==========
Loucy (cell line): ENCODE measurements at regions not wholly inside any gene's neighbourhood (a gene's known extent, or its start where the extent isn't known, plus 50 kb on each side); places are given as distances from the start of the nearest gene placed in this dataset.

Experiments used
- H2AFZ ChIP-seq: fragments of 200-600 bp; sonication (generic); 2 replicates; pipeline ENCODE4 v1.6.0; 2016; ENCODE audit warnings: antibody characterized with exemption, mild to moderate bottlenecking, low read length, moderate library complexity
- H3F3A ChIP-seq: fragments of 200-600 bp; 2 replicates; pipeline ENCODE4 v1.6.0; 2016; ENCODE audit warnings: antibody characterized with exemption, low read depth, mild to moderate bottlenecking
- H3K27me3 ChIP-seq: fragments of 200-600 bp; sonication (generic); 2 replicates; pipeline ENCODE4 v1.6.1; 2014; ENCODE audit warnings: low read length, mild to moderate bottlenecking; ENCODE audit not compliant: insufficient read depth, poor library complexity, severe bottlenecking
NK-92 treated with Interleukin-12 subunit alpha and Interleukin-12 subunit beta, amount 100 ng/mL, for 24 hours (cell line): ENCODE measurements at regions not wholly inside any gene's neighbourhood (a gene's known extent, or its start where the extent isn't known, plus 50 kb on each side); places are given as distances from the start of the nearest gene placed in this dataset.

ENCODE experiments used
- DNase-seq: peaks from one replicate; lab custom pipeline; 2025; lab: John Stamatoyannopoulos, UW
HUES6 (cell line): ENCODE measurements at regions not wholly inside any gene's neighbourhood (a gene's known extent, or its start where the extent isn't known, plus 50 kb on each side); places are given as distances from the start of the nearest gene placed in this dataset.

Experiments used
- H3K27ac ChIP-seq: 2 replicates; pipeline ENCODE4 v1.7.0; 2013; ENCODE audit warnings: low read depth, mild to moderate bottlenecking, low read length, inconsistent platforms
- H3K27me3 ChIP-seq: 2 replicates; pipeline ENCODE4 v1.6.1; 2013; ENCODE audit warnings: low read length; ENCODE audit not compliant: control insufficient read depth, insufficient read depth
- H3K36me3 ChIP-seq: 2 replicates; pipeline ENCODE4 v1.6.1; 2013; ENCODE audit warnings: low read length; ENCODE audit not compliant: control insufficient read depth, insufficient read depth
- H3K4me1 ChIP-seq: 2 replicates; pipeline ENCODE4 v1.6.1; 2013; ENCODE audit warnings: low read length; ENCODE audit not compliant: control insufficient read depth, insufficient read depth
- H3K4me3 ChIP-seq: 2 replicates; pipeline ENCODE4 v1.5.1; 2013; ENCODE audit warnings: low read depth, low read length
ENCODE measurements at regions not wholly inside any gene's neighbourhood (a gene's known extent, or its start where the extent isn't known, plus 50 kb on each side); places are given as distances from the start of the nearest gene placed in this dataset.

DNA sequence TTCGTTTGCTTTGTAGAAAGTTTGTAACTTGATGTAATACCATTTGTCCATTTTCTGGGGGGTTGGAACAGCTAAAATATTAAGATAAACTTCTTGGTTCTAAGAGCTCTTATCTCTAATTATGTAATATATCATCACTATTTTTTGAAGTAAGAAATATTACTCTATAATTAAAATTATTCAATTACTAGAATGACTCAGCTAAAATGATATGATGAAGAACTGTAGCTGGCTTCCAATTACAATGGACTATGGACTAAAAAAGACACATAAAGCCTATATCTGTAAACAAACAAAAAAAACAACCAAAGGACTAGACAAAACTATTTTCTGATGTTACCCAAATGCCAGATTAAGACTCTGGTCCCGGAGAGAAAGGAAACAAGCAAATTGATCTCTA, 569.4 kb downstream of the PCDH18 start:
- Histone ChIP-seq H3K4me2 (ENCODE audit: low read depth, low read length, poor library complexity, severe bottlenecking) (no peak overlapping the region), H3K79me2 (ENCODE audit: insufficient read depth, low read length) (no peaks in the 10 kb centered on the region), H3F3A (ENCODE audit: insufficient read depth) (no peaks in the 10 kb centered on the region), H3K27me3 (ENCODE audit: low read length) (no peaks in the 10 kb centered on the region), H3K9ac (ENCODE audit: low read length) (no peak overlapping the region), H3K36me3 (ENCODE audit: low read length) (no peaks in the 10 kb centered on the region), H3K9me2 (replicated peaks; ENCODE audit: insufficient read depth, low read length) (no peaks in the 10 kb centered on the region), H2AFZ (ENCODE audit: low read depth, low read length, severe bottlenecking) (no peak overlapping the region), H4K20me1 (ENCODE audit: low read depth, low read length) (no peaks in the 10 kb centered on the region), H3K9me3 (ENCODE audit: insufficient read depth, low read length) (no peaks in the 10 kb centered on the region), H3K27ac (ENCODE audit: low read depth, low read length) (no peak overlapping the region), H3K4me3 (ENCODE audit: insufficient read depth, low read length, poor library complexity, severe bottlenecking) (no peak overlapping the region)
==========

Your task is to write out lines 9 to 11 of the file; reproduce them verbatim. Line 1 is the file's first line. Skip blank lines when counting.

HUES6 (cell line): ENCODE measurements at regions not wholly inside any gene's neighbourhood (a gene's known extent, or its start where the extent isn't known, plus 50 kb on each side); places are given as distances from the start of the nearest gene placed in this dataset.

Experiments used
- H3K27ac ChIP-seq: 2 replicates; pipeline ENCODE4 v1.7.0; 2013; ENCODE audit warnings: low read depth, mild to moderate bottlenecking, low read length, inconsistent platforms